Nebraska rush offense vs. Purdue rush defense
Nebraska tried various methods to get something going on the ground against Northwestern, but managed just 82 rushing yards. The Huskers still rank 33rd nationally at 4.94 yards per carry. But can they be physical and assertive enough against Purdue's big-bodied front? The Boilermakers are allowing 210.2 rushing yards per game during the past three years — but they've held NU to 4.02 yards per carry in their last two meetings.
Nebraska pass offense vs. Purdue pass defense
The health status of starting quarterback Tommy Armstrong is in question, so that'll make a big difference. With him at the helm, he's led the Huskers to a No. 36 ranking in passing yards per game (260.6) — though they're only averaging 7.1 yards per attempt. Not as efficient as they would like. And now it may be Fyfe's turn. Purdue's Leroy Clark is the man to watch (he has two interceptions and team-high six pass break-ups).
Purdue rush offense vs. Nebraska rush defense
Purdue has relied mostly on two backs — freshman Markell Jones (5.9 yards per carry) and sophomore D.J. Knox (3.8 yards per carry). But Knox is hurt. And the Boilermakers still rank just 123rd nationally with 21 rushes of 10-plus yards this year. It won't be any easier against the Huskers, whose defensive line and linebackers have reacted aggressively and instinctively to run game action all year. NU ranks 33rd nationally at 3.51 yards per carry allowed.
Purdue pass offense vs. Nebraska pass defense
David Blough is an inexperienced redshirt freshman quarterback with receivers who haven't yet proved to be big-time game-changers. But Nebraska's opponents have all enjoyed some level of success against the Huskers, who're giving up 321.1 passing yards per game (126th nationally) and who have allowed 43 pass plays of 20-plus yards (128th). Watch out for Jones in the pass game — Purdue likes to get the ball to its backs in space.
Nebraska's averaging just 15.8 yards per kickoff attempt, which ranks 125th nationally. Purdue's given up lots of kickoff return yards, though — 24.41 per attempt (110th). The Boilermakers have just 11 total punt return yards on five attempts. De'Mornay Pierson-El is starting to get back on track, though he's still not his old self just yet. Purdue kicker Paul Griggs has made three of his eight field goal tries. Drew Brown's hit his last four, all of which have been longer than 40 yards.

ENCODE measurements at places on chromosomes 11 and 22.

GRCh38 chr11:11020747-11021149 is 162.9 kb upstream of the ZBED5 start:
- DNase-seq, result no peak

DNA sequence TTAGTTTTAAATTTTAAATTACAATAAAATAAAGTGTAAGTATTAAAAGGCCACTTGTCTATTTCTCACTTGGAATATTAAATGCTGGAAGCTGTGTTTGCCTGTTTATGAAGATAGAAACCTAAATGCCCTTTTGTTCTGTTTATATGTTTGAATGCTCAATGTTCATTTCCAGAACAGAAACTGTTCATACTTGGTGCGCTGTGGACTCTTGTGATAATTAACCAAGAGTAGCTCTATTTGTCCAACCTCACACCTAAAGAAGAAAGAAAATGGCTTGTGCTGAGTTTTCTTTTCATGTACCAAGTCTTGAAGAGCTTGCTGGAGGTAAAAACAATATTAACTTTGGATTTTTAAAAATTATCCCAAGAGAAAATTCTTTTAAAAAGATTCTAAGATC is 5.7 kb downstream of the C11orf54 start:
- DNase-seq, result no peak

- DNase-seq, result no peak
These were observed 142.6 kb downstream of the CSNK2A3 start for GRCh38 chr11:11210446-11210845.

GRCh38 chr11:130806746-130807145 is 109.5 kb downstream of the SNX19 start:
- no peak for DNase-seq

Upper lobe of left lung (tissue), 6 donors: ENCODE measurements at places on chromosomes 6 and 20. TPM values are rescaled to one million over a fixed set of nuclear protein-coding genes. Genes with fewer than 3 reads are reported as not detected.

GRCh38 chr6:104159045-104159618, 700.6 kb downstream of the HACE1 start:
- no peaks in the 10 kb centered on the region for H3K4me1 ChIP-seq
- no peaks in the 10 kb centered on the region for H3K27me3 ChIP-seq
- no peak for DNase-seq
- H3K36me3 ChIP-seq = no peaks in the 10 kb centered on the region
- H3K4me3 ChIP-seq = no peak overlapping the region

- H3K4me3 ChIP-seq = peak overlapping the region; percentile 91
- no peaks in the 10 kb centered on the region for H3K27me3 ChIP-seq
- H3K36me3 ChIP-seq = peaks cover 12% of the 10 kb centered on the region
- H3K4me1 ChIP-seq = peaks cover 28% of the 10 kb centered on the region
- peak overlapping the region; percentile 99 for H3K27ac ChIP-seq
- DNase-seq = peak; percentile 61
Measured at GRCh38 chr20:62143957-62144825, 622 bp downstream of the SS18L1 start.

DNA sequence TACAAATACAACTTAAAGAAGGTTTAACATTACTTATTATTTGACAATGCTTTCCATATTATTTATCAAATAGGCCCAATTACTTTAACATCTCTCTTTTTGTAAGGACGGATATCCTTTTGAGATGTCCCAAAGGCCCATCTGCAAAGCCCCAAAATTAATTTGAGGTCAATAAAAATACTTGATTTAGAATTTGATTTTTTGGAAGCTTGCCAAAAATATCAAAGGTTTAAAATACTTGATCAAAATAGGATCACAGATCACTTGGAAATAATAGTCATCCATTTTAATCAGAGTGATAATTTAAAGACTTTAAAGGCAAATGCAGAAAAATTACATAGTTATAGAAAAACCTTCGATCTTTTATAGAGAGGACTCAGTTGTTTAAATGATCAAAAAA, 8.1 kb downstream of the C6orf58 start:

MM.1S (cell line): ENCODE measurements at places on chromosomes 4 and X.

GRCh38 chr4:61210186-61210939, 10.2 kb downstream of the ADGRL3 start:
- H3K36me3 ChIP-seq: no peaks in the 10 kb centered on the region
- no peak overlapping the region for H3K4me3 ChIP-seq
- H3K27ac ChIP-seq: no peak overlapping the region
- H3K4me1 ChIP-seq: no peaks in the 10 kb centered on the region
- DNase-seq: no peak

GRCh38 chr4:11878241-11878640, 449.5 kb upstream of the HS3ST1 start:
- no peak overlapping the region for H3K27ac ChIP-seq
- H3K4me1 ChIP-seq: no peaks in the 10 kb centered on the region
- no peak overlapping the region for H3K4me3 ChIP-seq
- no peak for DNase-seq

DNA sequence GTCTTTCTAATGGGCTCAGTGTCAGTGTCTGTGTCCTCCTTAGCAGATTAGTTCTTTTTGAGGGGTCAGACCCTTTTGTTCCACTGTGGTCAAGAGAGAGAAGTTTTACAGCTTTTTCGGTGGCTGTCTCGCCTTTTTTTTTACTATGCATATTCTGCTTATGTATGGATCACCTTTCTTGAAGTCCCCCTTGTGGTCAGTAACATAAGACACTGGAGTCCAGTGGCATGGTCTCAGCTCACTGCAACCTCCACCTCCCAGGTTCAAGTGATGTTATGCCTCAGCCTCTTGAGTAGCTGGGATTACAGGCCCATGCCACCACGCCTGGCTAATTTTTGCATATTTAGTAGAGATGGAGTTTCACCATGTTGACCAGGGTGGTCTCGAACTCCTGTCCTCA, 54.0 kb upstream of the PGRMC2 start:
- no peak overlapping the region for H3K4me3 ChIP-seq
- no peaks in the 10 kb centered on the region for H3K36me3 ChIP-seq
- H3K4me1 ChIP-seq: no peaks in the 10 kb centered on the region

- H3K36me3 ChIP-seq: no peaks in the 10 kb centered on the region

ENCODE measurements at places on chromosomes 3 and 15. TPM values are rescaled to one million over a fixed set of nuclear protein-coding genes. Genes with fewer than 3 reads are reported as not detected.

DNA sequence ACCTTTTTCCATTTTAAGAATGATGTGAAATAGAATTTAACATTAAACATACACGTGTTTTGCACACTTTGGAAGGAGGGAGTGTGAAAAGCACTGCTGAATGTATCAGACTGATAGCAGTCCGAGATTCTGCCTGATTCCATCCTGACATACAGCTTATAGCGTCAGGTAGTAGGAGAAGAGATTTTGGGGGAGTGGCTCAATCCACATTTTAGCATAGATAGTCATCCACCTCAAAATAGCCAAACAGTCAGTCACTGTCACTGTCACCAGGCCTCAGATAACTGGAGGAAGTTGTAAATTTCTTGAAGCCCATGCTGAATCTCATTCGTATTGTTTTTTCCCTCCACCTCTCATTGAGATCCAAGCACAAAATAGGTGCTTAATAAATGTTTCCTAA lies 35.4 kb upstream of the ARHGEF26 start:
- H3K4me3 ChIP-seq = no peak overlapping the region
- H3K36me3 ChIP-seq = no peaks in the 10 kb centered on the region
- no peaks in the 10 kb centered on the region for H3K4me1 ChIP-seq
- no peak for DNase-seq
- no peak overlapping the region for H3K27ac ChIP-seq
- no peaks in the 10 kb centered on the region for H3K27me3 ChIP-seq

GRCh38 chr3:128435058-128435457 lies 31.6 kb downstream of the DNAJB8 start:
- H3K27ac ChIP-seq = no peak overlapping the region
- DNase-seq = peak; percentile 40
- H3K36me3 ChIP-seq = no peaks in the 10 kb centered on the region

The Boilermakers have lost their last nine Big Ten games. They're just 1-18 in league play under coach Darrell Hazell. Not good. But they nearly upset Michigan State this month and battled against the Spartans last year. They lost a one-point game to Minnesota in 2014. This could be Purdue's chance at a momentum-boosting win. And this program knows it. A humbled and frustrated NU team better be ready to match the hunger and fire of these upset-minded Boilermakers.
Key matchup: Nebraska receivers vs. Purdue defensive backs
If indeed the injury to their starting quarterback is severe enough to knock him out of Saturday's game and the Huskers must turn to backup Ryker Fyfe, the NU receivers will need to step up. They've been up and down the last few weeks, making the tough catches look easy but also botching the routine ones. The Boilermaker secondary can be vulnerable at times. Nebraska needs to win the one-on-one battles, consistently.
It'll be a noon kickoff in a half-full stadium with nothing on the line but pride and hope. Both programs are in need of a win. They may be desperate to get it, too. Purdue's three years into a rebuilding process, so the pressure is mounting. Nebraska's sudden dropoff isn't something that its loyal fan base will tolerate long. It may be sloppy, it may be unconventional and there may be head-scratching mistakes. But somebody's got to win. NU's the one with more talent.
Our prediction: Nebraska 24, Purdue 21
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Some fans say Iowa and Nebraska aren't rivals. Others concede they are. But nobody took the game as seriously as the 1891 Omaha World-Herald sports department.